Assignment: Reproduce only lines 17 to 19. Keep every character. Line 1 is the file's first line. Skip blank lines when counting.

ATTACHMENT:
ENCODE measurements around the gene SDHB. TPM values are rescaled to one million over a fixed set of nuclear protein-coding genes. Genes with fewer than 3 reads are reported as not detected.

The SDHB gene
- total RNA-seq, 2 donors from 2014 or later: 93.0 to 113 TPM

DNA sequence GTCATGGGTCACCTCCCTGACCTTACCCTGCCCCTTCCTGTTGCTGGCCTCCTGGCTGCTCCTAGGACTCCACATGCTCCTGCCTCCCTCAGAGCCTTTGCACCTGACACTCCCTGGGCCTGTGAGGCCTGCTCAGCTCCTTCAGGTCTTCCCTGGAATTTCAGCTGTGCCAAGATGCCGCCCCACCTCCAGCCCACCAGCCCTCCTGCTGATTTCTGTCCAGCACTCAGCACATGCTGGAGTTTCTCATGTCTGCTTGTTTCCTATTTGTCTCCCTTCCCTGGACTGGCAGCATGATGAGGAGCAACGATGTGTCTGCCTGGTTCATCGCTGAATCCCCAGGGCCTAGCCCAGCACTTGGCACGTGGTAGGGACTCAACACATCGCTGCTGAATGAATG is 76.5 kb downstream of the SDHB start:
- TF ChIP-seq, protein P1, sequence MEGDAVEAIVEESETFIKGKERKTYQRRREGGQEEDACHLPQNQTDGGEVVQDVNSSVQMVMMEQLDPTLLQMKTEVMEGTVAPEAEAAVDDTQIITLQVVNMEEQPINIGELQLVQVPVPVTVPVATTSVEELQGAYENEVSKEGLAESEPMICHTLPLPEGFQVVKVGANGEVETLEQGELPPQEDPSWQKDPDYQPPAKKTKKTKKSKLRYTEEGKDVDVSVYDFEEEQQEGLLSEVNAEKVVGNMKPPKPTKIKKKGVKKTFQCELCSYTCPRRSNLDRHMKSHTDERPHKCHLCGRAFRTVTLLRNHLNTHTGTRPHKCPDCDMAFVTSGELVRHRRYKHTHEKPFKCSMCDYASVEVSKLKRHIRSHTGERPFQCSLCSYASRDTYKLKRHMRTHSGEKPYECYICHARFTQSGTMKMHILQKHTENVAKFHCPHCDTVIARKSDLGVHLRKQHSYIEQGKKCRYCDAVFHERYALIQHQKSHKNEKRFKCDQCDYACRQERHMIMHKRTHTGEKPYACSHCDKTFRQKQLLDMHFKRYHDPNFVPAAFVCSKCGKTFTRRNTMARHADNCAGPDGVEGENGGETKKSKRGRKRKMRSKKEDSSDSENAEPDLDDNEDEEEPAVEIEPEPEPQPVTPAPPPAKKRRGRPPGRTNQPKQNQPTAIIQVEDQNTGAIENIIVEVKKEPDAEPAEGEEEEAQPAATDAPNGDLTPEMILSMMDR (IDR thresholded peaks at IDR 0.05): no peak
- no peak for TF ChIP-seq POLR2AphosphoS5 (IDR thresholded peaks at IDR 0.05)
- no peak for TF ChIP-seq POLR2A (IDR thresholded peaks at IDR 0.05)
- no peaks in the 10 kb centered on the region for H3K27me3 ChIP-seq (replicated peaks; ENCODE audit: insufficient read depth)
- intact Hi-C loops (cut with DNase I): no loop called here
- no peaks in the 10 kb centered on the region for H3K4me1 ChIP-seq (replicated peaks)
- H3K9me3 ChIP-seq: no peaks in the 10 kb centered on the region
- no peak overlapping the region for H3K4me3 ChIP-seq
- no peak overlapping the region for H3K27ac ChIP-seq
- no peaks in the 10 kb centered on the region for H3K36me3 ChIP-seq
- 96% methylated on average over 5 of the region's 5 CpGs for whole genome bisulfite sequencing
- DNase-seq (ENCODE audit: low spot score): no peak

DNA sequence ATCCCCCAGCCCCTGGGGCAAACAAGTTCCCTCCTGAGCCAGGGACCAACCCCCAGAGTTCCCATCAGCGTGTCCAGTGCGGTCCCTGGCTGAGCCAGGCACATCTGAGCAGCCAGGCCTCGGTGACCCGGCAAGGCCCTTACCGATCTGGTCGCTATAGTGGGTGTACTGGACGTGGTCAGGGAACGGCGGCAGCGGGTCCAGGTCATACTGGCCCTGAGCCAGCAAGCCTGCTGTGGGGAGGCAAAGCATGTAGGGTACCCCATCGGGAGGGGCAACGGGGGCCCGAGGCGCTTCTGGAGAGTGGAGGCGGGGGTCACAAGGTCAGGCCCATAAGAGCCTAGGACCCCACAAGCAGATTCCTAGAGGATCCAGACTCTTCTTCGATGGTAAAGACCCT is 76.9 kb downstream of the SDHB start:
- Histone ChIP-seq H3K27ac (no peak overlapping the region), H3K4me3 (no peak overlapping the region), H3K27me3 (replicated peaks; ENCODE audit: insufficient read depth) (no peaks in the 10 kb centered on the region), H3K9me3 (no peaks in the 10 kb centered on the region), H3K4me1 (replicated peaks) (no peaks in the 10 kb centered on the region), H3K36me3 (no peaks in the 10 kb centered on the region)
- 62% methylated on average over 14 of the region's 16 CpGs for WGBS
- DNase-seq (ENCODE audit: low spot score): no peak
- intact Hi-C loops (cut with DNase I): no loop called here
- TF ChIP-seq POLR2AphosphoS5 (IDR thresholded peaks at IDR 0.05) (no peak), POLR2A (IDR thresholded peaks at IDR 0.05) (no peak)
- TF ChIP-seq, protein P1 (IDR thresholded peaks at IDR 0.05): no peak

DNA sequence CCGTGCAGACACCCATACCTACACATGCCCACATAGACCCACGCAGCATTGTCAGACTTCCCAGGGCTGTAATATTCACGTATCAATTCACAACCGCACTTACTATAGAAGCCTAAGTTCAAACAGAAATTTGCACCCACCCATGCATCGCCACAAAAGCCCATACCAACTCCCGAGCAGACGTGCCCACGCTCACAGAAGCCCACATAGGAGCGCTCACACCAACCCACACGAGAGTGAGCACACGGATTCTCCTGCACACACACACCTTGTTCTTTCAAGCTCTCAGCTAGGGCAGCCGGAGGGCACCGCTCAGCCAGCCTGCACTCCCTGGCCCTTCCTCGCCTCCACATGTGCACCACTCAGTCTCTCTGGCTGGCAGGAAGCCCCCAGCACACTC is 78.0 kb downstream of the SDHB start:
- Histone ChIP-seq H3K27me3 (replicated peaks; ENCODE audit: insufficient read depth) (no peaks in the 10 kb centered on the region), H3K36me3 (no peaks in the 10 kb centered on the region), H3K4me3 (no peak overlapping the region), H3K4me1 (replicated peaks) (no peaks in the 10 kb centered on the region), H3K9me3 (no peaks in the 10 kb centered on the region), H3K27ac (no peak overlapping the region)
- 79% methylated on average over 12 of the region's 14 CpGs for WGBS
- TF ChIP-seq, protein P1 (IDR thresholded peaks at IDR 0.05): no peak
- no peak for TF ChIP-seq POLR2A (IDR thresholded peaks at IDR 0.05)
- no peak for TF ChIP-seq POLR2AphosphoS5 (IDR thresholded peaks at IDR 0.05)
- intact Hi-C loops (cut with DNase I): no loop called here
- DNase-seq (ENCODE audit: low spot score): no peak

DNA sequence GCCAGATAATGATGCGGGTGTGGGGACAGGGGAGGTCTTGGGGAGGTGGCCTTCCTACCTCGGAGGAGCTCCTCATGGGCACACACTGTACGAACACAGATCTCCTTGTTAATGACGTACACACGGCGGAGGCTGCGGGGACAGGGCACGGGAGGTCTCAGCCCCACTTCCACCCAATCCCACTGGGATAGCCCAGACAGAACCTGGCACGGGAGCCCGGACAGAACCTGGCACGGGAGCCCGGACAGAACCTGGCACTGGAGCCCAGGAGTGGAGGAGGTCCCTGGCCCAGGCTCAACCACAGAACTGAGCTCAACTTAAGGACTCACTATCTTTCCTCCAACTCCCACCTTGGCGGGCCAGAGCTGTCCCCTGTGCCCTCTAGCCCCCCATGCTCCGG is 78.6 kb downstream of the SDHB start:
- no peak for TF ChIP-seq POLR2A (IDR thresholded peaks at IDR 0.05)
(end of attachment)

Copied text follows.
DNA sequence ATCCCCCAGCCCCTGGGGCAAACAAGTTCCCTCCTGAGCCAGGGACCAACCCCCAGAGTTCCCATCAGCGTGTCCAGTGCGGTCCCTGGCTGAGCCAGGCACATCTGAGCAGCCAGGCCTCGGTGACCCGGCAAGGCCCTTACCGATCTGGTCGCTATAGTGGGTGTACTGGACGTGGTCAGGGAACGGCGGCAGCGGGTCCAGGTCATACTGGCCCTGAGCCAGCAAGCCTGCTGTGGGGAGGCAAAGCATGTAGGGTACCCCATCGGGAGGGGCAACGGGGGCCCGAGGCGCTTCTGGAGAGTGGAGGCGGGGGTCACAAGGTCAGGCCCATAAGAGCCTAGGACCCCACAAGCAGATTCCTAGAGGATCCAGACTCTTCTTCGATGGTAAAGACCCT is 76.9 kb downstream of the SDHB start:
- Histone ChIP-seq H3K27ac (no peak overlapping the region), H3K4me3 (no peak overlapping the region), H3K27me3 (replicated peaks; ENCODE audit: insufficient read depth) (no peaks in the 10 kb centered on the region), H3K9me3 (no peaks in the 10 kb centered on the region), H3K4me1 (replicated peaks) (no peaks in the 10 kb centered on the region), H3K36me3 (no peaks in the 10 kb centered on the region)
- 62% methylated on average over 14 of the region's 16 CpGs for WGBS